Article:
EDITOR: | July 7th, 2014

The graphite race goes to a new level with Chinese-Australian merger

| July 07, 2014 | No Comments
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Lamboo-InfographicIn what might be a roadmap for other graphite hopefuls, we are seeing the (probable*) birth of what is being claimed to the first vertically-integrated, stock exchange-listed, upstream flake graphite resource company (and coming complete with a production plant that makes spherical anodes and graphene). The deal involves the merging of companies that between them own three operating graphite mines in China and advanced flake graphite projects in Australia and South Korea.

Chinese graphite miner and manufacturer China Sciences Hengda Graphite Co will merge with Australian explorer Lamboo Resources (ASX: LMB). Incidentally, Lamboo’s biggest shareholder (with 18%) is the New York-based hedge fund, Och-Ziff. The $2 million deposit being paid by Lamboo to its proposed partner is being financed through a placement of 2.445 million Lamboo shares to “an existing institutional shareholder”, which presumably means Och-Ziff has given the deal the nod.

The merged entity will be listed on the Australian exchange and unnamed Asian exchange. (Expect the preferred choice to be Hong Kong, where Lamboo has recently opened a corporate office and has been looking at ways in which to increase its presence there. If not that, one would suspect Singapore as being high on the list.)

Lamboo CEO Richard Trevillion said the new group is aiming to become a key supplier to makers of lithium-ion batteries as well companies involved in renewable energy, other batteries, pebble bed technology for nuclear reactors and graphene markets.

Hengda is based in Hubei. It operates three graphite mines (Jinchang, Jingyin and Tanjiagou). It also owns a plant that makes spherical anodes for lithium-ion batteries and conducts technical research. Hengda has built three industrial parks: a graphite mine industrial park, a basic graphite materials industrial plant and a high-tech graphite industrial park.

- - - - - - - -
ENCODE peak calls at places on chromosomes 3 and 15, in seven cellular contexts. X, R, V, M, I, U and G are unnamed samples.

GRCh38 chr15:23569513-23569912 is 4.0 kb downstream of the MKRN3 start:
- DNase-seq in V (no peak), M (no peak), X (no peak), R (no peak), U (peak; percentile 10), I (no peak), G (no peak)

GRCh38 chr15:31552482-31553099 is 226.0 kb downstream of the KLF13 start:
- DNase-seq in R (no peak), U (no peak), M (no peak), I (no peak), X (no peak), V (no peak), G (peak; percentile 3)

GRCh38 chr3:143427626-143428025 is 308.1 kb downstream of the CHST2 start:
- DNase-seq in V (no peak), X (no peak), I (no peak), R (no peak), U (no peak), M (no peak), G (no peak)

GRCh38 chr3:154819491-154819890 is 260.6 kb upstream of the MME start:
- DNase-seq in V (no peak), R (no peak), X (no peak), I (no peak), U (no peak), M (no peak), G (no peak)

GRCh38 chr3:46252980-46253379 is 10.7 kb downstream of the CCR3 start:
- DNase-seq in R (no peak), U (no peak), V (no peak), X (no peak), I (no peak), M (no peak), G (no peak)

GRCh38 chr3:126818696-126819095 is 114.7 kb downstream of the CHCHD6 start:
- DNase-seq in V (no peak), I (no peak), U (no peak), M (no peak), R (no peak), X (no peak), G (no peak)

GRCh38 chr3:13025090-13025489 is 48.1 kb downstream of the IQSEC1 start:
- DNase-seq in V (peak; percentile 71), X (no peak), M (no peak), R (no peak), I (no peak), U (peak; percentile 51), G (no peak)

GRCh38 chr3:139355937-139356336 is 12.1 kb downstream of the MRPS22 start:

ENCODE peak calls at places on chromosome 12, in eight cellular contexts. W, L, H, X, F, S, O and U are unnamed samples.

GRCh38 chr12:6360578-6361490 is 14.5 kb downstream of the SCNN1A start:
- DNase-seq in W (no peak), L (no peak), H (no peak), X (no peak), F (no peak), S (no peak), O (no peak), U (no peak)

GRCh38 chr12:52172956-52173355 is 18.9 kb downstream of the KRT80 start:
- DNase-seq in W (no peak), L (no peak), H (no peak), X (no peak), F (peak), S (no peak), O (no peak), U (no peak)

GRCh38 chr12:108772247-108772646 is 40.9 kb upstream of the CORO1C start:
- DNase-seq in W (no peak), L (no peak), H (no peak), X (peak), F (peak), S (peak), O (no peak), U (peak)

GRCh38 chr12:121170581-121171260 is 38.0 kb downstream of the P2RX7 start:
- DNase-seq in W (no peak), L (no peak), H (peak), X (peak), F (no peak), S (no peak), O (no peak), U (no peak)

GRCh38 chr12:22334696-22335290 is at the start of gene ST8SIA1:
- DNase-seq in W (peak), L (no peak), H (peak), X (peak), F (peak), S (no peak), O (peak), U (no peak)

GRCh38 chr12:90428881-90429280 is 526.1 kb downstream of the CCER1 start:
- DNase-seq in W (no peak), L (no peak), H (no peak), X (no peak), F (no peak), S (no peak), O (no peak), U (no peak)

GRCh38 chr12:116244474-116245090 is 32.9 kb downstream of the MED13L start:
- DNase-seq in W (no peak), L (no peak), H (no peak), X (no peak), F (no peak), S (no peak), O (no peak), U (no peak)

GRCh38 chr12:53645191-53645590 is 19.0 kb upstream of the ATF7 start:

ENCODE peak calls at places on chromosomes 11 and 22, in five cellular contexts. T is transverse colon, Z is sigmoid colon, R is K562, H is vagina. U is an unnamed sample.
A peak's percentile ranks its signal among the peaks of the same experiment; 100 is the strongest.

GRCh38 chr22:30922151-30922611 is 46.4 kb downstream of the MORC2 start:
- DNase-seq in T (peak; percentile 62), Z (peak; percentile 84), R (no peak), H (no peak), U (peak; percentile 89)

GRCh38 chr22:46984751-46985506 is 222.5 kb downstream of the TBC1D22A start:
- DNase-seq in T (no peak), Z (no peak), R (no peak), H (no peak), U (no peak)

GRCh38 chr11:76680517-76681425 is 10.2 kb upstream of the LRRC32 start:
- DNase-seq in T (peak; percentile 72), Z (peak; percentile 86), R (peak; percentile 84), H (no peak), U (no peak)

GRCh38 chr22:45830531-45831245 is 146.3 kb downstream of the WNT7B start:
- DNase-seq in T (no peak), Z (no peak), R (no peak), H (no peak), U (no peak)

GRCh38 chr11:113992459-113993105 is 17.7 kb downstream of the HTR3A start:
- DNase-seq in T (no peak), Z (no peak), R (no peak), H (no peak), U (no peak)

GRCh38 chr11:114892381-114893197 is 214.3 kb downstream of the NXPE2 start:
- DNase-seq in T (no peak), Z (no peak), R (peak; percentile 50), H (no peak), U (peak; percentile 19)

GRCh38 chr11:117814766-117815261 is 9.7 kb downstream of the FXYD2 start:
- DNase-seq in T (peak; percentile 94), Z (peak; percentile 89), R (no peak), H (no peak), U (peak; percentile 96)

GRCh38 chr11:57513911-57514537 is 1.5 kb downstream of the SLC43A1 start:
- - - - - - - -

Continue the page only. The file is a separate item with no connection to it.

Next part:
During 2014 Hengda invested significantly in graphene production, ultra-thin graphite paper production and negative electrode material manufacturing. The company has 11 patents awarded and 26 under application.

Lamboo brings to the table its flake exploration projects: the McIntosh deposit in Western Australia and three in South Korea. Last week Lamboo announced a scoping study for McIntosh that showed production costs of $483/tonne over a 21-year mine life.

Just three weeks ago the two companies signed a binding supply agreement whereby Lamboo would supply Hengda with 50,000 tonnes a year of flake graphite at a minimum of $2,000/tonne.

The release lists the benefits. For Lamboo, it means sharing a finished graphite product sale price rather than just selling the raw material, no need to build its own production and research plant, entry to the Chinese market with established customers. For Hengda, the perceived benefits include resource security for rapid growth (especially outside China at a time when many Chinese mines are being closed down), access to capital markets outside the tight money environment of China, listing on foreign exchanges and greater credibility for raising international capital (which presumably precludes the Asian stock exchange being one of the Chinese bourses). Hengda has been valued at $150 million.

There’s a delicious irony in Hengda now helping to revive the South Korean graphite industry. Between 1950 and 1990 South Korea was the largest graphite producer outside China, its output being about 70,000 tonnes a year of flake and amorphous graphite — most of it destined for Japan. But then the Chinese decided in the early 1990s to dump graphite on the world market to run down their stockpiles, a move which sent graphite prices plummeting. All South Korean producers (and all European ones, too) went out of business.

* The reference to “probable birth” is that the deal is subject to due diligence, so until that is completed nothing is certain.


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